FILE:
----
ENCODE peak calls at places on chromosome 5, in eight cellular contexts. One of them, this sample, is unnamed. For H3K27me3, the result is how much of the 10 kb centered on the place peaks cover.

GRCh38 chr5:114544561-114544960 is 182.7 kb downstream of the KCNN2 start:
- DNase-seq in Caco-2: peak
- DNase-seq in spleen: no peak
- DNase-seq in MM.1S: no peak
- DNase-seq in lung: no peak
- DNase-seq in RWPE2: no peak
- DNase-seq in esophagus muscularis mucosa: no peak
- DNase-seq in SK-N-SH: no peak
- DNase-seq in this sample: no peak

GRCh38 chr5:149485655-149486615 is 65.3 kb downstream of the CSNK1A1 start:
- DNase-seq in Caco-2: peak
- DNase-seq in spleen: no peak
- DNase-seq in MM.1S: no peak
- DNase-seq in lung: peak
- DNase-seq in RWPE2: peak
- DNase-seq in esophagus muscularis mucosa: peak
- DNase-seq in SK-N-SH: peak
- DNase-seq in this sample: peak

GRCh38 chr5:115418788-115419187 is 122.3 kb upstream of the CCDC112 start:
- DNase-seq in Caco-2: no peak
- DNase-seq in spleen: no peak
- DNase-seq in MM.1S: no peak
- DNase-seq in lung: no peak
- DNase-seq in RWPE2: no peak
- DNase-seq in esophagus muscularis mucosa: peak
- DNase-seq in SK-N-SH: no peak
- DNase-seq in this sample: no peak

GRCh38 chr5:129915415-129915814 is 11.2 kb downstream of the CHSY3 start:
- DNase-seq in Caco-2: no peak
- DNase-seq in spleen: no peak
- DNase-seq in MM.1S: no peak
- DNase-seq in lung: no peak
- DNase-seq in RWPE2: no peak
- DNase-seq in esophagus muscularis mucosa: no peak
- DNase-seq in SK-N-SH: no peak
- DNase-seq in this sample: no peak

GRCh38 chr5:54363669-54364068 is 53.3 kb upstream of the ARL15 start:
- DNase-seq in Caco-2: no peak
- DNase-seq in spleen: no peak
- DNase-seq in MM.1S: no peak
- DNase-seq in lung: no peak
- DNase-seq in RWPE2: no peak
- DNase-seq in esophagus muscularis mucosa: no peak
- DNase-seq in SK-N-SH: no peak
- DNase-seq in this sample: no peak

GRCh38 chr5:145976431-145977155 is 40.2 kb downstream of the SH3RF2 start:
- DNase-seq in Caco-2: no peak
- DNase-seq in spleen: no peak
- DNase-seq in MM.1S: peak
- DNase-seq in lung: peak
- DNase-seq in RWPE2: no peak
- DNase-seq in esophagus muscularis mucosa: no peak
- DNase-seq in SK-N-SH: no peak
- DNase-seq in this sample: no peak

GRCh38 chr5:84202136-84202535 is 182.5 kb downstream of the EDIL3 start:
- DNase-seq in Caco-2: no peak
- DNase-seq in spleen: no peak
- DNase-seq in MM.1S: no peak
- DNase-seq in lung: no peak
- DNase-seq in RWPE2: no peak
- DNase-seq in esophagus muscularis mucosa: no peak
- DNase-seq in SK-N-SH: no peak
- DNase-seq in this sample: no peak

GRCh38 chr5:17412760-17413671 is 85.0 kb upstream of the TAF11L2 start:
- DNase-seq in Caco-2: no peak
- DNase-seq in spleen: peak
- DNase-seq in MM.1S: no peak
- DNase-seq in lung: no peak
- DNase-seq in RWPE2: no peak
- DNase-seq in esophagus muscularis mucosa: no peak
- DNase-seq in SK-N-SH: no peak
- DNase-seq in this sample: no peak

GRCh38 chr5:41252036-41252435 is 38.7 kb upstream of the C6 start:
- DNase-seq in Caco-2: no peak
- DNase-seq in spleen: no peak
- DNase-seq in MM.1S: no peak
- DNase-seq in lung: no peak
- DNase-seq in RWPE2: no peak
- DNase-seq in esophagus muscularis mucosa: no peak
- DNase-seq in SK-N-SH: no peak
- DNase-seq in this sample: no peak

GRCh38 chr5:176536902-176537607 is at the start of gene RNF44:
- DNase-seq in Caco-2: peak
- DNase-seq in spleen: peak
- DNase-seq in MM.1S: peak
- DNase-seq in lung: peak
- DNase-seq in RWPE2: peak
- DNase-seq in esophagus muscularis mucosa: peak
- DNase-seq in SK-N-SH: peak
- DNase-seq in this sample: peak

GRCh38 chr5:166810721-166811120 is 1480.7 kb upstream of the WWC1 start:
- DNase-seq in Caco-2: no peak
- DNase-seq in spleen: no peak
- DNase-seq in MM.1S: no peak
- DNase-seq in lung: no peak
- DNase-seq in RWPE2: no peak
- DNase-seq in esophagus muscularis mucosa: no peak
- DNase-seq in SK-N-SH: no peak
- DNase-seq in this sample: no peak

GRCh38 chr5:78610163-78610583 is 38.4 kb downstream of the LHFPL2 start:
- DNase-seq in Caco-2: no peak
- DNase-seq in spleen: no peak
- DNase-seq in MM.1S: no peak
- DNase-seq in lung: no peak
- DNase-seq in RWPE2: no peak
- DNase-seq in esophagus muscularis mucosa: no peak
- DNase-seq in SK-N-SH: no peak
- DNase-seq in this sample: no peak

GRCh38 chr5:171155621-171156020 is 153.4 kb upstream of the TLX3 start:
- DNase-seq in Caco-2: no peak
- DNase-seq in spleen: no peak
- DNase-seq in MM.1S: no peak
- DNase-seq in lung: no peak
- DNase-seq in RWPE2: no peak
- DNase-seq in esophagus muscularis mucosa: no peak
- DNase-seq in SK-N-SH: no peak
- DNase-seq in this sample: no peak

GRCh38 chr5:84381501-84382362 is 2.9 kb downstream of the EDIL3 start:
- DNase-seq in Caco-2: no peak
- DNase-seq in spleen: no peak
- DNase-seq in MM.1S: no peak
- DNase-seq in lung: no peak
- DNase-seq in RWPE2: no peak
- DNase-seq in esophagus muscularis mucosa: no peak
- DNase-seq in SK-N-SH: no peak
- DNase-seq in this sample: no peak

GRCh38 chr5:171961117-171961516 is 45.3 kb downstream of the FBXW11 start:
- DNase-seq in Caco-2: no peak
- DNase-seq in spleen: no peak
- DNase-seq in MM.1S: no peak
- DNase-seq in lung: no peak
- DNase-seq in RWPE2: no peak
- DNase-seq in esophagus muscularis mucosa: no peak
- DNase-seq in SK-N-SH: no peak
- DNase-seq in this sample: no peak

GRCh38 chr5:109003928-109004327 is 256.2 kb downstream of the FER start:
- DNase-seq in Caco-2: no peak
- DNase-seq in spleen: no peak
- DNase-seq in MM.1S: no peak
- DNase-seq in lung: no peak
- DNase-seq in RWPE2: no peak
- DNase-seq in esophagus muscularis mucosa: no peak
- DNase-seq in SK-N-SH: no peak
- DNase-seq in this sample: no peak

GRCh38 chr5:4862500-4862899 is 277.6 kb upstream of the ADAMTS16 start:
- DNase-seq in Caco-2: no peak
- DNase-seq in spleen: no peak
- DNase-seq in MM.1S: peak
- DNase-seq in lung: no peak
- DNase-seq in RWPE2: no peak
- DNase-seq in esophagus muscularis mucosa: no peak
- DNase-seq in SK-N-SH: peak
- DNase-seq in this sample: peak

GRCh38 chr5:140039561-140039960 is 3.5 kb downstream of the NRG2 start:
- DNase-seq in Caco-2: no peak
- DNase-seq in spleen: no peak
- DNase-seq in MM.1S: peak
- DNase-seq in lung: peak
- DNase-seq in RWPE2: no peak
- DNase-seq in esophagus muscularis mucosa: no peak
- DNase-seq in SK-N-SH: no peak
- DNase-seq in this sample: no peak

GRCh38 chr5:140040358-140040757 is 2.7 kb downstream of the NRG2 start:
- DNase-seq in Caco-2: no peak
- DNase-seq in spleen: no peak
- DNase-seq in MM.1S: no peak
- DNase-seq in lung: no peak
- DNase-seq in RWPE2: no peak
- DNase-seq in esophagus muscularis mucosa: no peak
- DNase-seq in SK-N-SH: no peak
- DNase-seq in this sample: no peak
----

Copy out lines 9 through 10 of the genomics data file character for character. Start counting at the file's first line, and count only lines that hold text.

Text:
- DNase-seq in SK-N-SH: no peak
- DNase-seq in this sample: no peak